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Tuesday, April 26, 2005

Today's mass Birkat Kohanim - The Priestly Blessing

Thousands of people turned out Tuesday for the traditional "priestly blessing" at Jerusalem's Western Wall plaza.

The ceremony was led by Israel's two chief rabbis, Shlomo Amar and Yona Metzger. The prayer is held every year during the week-long Passover holiday.

The Chief Rabbis

The Crowds

The priestly blessing is found in Numbers 6:23-27. When recited, the Kohen (priest) raises his hands with the palms facing outward and the thumbs of his outspread hands touching. The four fingers on each hand are split into two sets of two fingers each (thus forming the letter Shin)

The Kohanim

The Torah: "Speak unto Aaron and unto his sons, saying, in this wise ye shall bless the children of Israel, saying unto them: May the Lord bless you, and keep you: May the Lord make his face shine upon you, and be gracious unto you: May the Lord lift up his countenance upon you, and give you peace. And they shall put My name upon the children of Israel; and I will bless them." (Numbers 6:23-27)

When the Holy Temple stands in Jerusalem, the Divine Presence shines through the fingers of the Kohanim as they bless the Jews, and one is not allowed to look out at them out of respect for G-d.

By coming to Jerusalem three times a year even when the Temple is still absent we show our eager anticipation for the Third Temple. Come be a part of it - it's something else!

G-d is calling you Home!!!
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Monday, April 25, 2005

Check out these three great Pesach movies...

Thursday, April 21, 2005

The Miracle of Aliyah

What is the greatest miracle? The Exodus comprised of numerous of the greatest miracles of all time, ultimately culminating with the very Splitting of the Red Sea. Yet we are taught the miracles of the Exodus will pale in comparison to those that will occur at the Final Redemption during "the end of days" (i.e. today!)

The Passover Haggadah opens with a fascinating, but seemingly unimportant story relative to its prominent position following just after the Four Questions. It is about a Seder conducted thousands of years ago in Bnei Brak:

It happened that Rabbi Eliezer, Rabbi Yehoshua, Rabbi Elazar ben Azariah, Rabbi Akiba and Rabbi Tarphon were reclining [at a Seder] in Bnei Brak. They were discussing the Exodus all night, until their students came and told them, "Masters! It is time for the morning prayer Shema!"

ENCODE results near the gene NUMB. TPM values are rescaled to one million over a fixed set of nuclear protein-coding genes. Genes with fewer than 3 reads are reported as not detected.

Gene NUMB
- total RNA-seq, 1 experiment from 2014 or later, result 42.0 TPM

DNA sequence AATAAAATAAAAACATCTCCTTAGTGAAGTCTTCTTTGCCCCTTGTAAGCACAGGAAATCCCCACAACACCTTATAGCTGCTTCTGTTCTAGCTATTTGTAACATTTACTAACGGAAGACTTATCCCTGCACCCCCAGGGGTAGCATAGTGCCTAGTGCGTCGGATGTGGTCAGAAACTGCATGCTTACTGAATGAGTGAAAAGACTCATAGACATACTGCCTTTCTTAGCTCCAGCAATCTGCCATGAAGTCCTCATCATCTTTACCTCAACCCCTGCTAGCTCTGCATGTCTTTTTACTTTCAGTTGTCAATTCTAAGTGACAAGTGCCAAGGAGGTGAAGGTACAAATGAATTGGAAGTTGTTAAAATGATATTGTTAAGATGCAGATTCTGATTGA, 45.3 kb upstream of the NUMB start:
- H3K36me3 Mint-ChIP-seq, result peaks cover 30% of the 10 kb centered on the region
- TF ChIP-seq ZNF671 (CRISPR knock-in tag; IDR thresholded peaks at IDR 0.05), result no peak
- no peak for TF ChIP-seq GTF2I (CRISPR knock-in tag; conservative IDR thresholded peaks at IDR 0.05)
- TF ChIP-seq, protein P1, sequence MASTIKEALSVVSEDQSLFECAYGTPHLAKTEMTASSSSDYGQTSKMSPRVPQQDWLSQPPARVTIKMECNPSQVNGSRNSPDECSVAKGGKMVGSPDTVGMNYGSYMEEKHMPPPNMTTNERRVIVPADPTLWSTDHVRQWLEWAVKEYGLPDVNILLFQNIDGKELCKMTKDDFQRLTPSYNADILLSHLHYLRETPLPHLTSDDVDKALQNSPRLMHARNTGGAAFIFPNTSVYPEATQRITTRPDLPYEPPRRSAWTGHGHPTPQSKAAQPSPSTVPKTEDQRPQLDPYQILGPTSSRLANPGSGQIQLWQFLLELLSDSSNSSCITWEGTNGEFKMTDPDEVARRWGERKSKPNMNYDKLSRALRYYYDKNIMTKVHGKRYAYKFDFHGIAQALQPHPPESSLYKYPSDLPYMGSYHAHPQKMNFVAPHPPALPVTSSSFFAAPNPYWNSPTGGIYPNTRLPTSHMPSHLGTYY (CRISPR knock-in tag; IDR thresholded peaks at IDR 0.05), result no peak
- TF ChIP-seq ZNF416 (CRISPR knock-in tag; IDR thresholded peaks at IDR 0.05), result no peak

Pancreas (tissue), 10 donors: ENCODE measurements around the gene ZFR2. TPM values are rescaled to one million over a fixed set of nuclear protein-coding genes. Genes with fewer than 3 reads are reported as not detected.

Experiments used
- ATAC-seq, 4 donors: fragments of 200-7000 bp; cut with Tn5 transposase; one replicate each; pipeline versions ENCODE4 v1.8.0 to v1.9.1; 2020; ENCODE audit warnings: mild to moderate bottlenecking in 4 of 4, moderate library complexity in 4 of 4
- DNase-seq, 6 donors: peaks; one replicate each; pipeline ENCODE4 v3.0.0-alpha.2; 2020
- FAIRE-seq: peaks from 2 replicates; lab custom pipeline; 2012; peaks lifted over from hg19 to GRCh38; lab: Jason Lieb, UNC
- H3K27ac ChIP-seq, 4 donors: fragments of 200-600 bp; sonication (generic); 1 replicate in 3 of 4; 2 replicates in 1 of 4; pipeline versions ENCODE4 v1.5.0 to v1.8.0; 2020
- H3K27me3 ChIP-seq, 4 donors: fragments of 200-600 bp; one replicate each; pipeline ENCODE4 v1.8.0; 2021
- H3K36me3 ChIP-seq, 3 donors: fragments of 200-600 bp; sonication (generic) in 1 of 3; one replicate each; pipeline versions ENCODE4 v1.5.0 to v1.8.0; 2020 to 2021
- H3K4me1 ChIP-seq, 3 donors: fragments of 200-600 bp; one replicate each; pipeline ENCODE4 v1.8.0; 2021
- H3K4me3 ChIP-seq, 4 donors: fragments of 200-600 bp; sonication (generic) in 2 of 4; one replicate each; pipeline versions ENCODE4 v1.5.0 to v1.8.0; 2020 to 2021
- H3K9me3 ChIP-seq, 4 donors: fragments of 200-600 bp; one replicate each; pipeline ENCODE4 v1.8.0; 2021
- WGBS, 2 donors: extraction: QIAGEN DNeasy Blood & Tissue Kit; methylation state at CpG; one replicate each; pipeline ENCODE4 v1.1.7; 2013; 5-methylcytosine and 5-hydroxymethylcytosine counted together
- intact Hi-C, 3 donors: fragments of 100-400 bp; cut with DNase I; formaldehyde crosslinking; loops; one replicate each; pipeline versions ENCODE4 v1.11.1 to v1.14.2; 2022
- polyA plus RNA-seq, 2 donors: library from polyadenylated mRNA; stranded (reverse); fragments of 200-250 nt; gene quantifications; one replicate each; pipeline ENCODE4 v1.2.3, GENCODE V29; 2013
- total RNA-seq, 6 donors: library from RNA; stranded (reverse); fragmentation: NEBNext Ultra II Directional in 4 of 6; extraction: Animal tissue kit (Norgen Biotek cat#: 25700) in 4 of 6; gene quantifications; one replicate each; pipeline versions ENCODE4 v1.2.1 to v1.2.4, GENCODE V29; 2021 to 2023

The Yalkut Me'am Lo'ez discusses this at length. Now we are starting the Seder. We should remember not to rush through it. We see it is proper to go all night discussing the Exodus. But why is it important to write that their students had to remind them to say Shema? It would be better to just write that they went all night?

In truth the "minor detail" about Shema is perhaps the most important part of the story, or more specifically, the fact that the students had to emphasize that it was the morning Shema. Today we know that both the morning and night Shema are identical. But this wasn't always the case, and there was a long running scholarly dispute as to whether or not the section of Tzitzit [fringes] should be included at night since one is only required to wear Tzitzit when they can be seen by the daylight.

This is precisely what the Haggadah continues to discuss. Rabbi Elazer held the Tzitzit portion - which remembers the Exodus - should indeed also be said at night, but he could not prove it until Ben Zoma pointed out a Biblical exegesis. "That you remember the day you left Egypt all the days of your life." The extra word all included the nights. The Rabbis went further. The word days itself already includes "mornings" and "nights." The word all is used to teach that this portion shall still be said during the Messianic Age.

Hear this dispute. Ben Zoma held there will be no obligation to recall the Exodus after Moshiach comes. This claim is backed up with the words of Hashem through his prophet:

Behold days are coming... when they shall no longer say, "The living G-d who brought the children of Israel out of Egypt," but "The living G-d who brought... the house of Israel out of the north country, and from all the countries where I had driven them, so that they dwell in their own land." (Yermiyahu 23:7,8)

In other words mass Aliyah itself is such an awesome miracle that it will actually replace the great miracle of the Exodus from Egypt as what will be used to describe Hashem's glory!

We are taught if we are worthy Moshiach will arrive "on clouds" (i.e. amid open glorious miracles,) and if we do not merit it, he will arrive "on a donkey" (i.e. it will appear to be a natural occurrence.) But if he comes "on a donkey" how can Yermiyahu declare that this will be so great it will eclipse the Exodus and become known as the greatest miracle of all time?

The answer lies in how we open our eyes. HaRav Eliyahu Dessler, ZT"L, emphasizes the following fundamental of Judaism:

Nature itself is a miracle. Should someone protest and say that nature is rooted in a cause, we may very well ask him why that particular cause produces such a particular result. Nature is a miracle - but we have become accustomed to it.